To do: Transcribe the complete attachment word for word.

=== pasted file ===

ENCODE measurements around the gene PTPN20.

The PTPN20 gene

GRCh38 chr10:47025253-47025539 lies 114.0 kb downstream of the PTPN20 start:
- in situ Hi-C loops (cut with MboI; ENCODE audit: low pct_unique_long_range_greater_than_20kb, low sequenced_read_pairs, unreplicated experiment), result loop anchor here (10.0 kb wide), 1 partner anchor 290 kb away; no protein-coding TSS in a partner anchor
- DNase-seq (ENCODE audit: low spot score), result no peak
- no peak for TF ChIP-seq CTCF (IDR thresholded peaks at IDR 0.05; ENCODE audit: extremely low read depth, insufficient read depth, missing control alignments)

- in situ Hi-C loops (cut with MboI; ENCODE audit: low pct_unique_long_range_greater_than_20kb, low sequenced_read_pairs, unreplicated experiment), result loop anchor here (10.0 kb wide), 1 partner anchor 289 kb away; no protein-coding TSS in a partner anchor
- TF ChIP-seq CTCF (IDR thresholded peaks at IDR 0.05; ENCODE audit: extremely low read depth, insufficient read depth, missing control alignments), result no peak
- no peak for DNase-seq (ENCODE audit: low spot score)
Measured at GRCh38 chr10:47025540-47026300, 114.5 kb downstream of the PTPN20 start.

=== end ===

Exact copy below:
ENCODE measurements around the gene PTPN20.

The PTPN20 gene

GRCh38 chr10:47025253-47025539 lies 114.0 kb downstream of the PTPN20 start:
- in situ Hi-C loops (cut with MboI; ENCODE audit: low pct_unique_long_range_greater_than_20kb, low sequenced_read_pairs, unreplicated experiment), result loop anchor here (10.0 kb wide), 1 partner anchor 290 kb away; no protein-coding TSS in a partner anchor
- DNase-seq (ENCODE audit: low spot score), result no peak
- no peak for TF ChIP-seq CTCF (IDR thresholded peaks at IDR 0.05; ENCODE audit: extremely low read depth, insufficient read depth, missing control alignments)

- in situ Hi-C loops (cut with MboI; ENCODE audit: low pct_unique_long_range_greater_than_20kb, low sequenced_read_pairs, unreplicated experiment), result loop anchor here (10.0 kb wide), 1 partner anchor 289 kb away; no protein-coding TSS in a partner anchor
- TF ChIP-seq CTCF (IDR thresholded peaks at IDR 0.05; ENCODE audit: extremely low read depth, insufficient read depth, missing control alignments), result no peak
- no peak for DNase-seq (ENCODE audit: low spot score)
Measured at GRCh38 chr10:47025540-47026300, 114.5 kb downstream of the PTPN20 start.